Dueling Trump, Biden events in battleground states sets tone for upcoming debates

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President Donald Trump and Joe Biden gave a debate performance preview of sorts in different swing states on Thursday as the Democratic nominee called for the president to step down over his Covid-19 response while Trump hammered Biden over his policy agenda.

Biden held a drive-in town hall in Pennsylvania with CNN, moderated by Anderson Cooper, in which the former vice president was asked an array of policy questions from voters across the political spectrum, and sharply attacked the president. On Trump’s coronavirus response, Biden excoriated the president, who was recently heard on audio telling veteran journalist Bob Woodward that he intentionally downplayed the virus.

“He knew it and he did nothing. It’s close to criminal,” Biden said. He later added during the questioning, “This president should step down.”

In the Wisconsin cold, Trump spoke for over one hour and 30 minutes at a somewhat raucous rally in which the president read from a teleprompter but largely went off-script, hammering his political rivals with familiar attacks and falsehoods.

He called Biden a puppet of the progressive wing of the party and continued to claim his administration’s response to Covid-19 was “great.”

“If you look at all the problems we have, even somebody brought it up today, we are doing a great job relative to other countries on the coronavirus. We had like 22 different names. I call it the China virus. We are doing a great job,” Trump said, thanking Vice President Mike Pence who chaired the coronavirus task force.

However, earlier on Thursday, a former top aide to Pence claimed the president showed great indifference to the pandemic. Also, polls show a majority of Americans are dissatisfied with his response to the pandemic.

Trump is in a tough re-election battle with national polls showing him lagging Biden as Nov. 3 quickly approaches. Their first debate is slated for Sept. 29 in Cleveland on Fox News.

The president fired up his hundreds of supporters that gathered at an airport hangar in Mosinee, which is a country he won in 2016. Trump’s campaign is focusing on turning out base supporters in more rural parts of the state in order to offset deficits he is expected to face against Biden in cities and suburbs.

Few attendees wore face masks and supporters stood elbow-to-elbow, making no effort to social distance. Health officials in Marathon County said they’d seen a “significant increase” in Covid-19 cases in the past two weeks, while Wisconsin is also experiencing a record-high positivity rate statewide.

Trump criticized Biden for abandoning the state as vice president and called Biden’s policy agenda bad for jobs in Wisconsin.

“Biden surrendered your jobs to China, and you know that. I probably would not be here if it were not for that,” Trump said, later adding “If Biden wins, very simple, China wins. If Biden wins, the mob wins. If Biden wins, the rioters, the anarchists, the arsonists win.”

Trump promised, without providing details, that he would be giving billions in aid to farmers in the state.

“I’m proud to announce I’m doing more to support Wisconsin farmers,” Trump said. “Starting next week my administration is committing an additional — you’ve been asking for this for a long time — $13 billion in relief to help farmers recover from the China virus, including Wisconsin’s incredible dairy, cranberry and ginseng farmers, who got hurt badly.”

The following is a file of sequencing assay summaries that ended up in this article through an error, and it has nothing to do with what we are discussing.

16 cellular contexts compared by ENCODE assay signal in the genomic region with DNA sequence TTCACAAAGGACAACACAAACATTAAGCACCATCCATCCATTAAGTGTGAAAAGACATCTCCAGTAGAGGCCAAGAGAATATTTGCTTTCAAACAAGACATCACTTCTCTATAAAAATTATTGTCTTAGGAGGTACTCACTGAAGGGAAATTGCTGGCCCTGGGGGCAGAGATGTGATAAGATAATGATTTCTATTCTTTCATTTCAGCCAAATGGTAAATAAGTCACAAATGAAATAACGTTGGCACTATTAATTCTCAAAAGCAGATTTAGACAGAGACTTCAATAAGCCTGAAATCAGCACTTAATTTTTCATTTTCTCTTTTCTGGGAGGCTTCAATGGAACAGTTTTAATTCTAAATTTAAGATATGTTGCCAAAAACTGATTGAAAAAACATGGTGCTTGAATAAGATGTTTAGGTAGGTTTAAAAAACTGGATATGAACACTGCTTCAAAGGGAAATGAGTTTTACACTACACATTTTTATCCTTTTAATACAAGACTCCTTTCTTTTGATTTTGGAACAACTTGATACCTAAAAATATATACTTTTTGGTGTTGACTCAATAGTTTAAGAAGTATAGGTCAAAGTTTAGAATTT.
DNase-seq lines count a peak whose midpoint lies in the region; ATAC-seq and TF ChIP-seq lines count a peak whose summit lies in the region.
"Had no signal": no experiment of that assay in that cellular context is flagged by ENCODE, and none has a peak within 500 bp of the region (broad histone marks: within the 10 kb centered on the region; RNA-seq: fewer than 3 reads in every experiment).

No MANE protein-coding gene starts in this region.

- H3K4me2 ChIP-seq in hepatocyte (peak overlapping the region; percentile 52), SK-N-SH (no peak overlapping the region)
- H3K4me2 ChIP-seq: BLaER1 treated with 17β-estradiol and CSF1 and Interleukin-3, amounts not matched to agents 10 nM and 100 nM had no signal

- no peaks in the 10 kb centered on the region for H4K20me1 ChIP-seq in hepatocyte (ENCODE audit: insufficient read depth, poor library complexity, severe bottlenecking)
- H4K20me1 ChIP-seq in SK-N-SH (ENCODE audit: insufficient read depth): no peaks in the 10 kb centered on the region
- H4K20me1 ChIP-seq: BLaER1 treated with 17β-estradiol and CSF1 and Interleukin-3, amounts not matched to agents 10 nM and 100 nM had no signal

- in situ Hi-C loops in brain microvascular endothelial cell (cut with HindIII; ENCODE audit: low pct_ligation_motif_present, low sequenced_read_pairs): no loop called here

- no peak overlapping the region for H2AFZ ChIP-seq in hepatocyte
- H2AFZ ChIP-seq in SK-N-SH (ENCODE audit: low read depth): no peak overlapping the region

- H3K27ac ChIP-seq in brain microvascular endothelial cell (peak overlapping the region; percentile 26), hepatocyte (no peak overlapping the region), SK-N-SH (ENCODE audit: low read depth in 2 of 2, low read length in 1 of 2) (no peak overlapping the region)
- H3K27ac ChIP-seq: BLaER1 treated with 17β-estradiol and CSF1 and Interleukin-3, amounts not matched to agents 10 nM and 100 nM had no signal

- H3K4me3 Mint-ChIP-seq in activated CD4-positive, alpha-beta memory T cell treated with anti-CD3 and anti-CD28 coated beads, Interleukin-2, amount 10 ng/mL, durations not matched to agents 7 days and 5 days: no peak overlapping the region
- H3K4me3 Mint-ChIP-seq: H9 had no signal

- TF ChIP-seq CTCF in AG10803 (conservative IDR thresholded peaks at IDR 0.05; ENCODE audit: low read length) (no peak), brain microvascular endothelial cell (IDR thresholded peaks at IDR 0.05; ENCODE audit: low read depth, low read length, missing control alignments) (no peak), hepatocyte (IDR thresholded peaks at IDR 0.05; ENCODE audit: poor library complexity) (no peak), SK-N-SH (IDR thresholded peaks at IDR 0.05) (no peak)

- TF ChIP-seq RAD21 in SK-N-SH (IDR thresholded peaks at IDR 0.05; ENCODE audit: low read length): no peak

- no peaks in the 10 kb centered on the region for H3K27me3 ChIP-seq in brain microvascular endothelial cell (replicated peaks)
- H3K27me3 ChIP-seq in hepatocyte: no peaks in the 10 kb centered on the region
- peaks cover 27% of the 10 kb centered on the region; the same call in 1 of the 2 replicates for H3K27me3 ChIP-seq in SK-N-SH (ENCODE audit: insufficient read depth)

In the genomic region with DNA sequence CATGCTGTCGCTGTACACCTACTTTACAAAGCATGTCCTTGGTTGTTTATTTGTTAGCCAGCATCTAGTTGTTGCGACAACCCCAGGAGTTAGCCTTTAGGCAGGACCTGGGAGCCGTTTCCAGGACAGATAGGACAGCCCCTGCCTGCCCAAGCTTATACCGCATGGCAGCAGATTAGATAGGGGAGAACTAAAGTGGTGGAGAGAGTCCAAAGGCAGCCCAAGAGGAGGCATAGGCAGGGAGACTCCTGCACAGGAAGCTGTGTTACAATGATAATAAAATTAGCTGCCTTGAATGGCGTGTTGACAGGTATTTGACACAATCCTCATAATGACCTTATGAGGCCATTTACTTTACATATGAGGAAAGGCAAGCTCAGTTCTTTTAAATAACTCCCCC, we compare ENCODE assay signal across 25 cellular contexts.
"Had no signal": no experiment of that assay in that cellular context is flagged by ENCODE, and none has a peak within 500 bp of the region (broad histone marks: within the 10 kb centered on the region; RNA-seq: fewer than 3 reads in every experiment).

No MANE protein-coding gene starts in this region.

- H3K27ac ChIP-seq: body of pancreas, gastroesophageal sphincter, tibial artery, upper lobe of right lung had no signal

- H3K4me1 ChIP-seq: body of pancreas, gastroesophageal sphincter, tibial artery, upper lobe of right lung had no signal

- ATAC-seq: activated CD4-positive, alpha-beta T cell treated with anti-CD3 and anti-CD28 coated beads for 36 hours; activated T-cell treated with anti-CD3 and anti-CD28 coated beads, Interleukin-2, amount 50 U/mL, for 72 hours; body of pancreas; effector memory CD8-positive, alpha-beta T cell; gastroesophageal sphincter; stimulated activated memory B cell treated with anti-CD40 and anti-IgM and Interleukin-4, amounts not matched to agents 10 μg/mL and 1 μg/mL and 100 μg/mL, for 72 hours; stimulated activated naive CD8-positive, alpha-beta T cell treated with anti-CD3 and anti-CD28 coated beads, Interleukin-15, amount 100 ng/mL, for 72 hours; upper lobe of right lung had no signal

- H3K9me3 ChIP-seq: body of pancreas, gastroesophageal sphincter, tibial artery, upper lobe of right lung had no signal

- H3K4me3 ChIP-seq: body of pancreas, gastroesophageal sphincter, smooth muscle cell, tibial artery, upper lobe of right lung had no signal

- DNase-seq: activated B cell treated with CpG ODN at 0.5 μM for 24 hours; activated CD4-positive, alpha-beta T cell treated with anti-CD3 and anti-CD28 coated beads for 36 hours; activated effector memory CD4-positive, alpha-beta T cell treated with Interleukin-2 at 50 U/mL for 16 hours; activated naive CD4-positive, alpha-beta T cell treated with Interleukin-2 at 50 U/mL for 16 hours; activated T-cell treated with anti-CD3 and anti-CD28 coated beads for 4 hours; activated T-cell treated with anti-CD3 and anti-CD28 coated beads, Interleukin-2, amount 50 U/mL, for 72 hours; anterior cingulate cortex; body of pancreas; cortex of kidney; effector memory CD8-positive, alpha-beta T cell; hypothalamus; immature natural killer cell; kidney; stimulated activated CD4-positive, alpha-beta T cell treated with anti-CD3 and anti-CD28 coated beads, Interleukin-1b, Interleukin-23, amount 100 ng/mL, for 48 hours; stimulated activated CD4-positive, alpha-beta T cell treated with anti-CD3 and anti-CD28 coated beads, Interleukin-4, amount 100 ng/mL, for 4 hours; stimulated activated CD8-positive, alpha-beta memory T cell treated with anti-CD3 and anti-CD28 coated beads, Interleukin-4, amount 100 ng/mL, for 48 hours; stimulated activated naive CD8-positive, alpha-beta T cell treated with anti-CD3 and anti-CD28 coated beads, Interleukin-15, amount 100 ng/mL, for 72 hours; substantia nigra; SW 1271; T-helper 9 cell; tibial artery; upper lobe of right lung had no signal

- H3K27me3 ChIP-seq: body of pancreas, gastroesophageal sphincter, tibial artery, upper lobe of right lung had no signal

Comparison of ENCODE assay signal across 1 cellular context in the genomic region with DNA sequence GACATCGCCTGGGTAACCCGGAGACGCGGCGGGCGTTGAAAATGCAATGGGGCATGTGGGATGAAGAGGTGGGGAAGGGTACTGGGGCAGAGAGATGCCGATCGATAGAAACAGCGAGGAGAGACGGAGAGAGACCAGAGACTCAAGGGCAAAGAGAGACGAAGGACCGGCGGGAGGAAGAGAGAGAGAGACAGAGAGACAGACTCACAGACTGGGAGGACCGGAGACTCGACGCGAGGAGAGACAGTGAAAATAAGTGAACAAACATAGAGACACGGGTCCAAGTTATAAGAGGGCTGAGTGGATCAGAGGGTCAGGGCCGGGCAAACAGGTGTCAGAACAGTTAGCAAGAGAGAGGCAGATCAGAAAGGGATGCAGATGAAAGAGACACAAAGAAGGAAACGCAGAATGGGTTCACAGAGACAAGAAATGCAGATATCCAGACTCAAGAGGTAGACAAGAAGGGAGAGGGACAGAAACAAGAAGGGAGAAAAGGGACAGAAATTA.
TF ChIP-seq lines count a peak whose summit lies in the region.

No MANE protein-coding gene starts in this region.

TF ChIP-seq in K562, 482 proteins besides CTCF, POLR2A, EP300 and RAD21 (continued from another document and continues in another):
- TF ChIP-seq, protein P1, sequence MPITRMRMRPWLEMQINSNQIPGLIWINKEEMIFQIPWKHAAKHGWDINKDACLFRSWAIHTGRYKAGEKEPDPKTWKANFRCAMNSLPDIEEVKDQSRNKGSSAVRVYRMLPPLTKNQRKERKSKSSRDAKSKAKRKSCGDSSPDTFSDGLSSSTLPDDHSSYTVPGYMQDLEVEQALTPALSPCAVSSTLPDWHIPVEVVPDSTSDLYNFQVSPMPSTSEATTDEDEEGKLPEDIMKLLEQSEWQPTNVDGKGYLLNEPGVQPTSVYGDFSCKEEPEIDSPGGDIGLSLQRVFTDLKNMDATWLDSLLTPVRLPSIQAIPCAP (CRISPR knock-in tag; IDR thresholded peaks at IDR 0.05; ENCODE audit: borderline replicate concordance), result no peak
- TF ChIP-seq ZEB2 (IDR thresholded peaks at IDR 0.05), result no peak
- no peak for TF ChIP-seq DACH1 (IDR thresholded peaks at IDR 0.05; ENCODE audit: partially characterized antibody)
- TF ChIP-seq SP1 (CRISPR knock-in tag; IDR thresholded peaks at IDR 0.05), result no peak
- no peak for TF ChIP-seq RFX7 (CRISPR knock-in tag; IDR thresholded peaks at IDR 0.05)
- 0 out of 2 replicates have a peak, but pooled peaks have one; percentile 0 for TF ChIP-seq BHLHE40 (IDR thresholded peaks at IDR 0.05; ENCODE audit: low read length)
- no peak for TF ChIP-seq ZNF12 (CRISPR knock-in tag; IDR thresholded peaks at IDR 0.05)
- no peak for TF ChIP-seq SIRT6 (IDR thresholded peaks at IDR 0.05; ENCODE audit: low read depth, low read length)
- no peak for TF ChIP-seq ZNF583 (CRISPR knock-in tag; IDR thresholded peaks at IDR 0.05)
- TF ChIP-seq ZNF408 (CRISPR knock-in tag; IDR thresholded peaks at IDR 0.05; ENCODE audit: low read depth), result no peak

During his flight back to Washington aboard Air Force One, Trump appeared to place the delivery of that money on House Speaker Nancy Pelosi’s shoulders as Congress and his administration continue to debate the next round of coronavirus aid.

“Now she’s messing around with the farmers, she doesn’t want to give farm aid. She doesn’t want to give the farmers any help,” Trump said. “I can’t tell you what she’s doing but I can say that it should be done, it would be a good thing, it’s not their fault, it’s not any of the people’s fault, it’s China’s fault.”

Biden was in his hometown of Scranton, another Rust Belt area crucial to the 2020 election. The former vice president used the moment to contrast himself with the president, who at his Wisconsin rally claimed that Biden would “eradicate” the Wisconsin economy and hurt American jobs.

“I really do view this campaign as a campaign between Scranton and Park Avenue,” Biden said. “Because you know, the way we were raised up here in this area, an awful lot of hardworking people busting their neck. All they ask for is a shot, just a shot. All that Trump could see from Park Avenue is Wall Street.”

Biden was pressed how he views China, a subject the president has used to make baseless attacks about the former vice president’s relationship with leadership in Beijing.

“I view China as a competitor, a serious competitor,” Biden said. “That’s why I think we have to strengthen our relationships and alliances in Asia.”

One of the tensest moments of the town hall was when Cooper pressed Biden on fracking, an industry that is big in Pennsylvania. Trump has claimed Biden wants to ban it, but the former vice president has said he only wants to ban new fracking on public lands.

“It sounds like, to some, you are trying to have it both ways,” Cooper said to Biden when pressed on his stance.

“Fracking has to continue because we need a transition,” Biden said. “There’s no rationale to eliminate (fracking) right now.”

Biden was also asked about the civil unrest involving policing and race across the country and responded to Trump’s attempt to blame rising crime on Democrats.

“The President talks about ‘in Joe Biden’s America,'” he said. “I have got to remind him, he may really be losing it. He’s President … This is Donald Trump’s America.”



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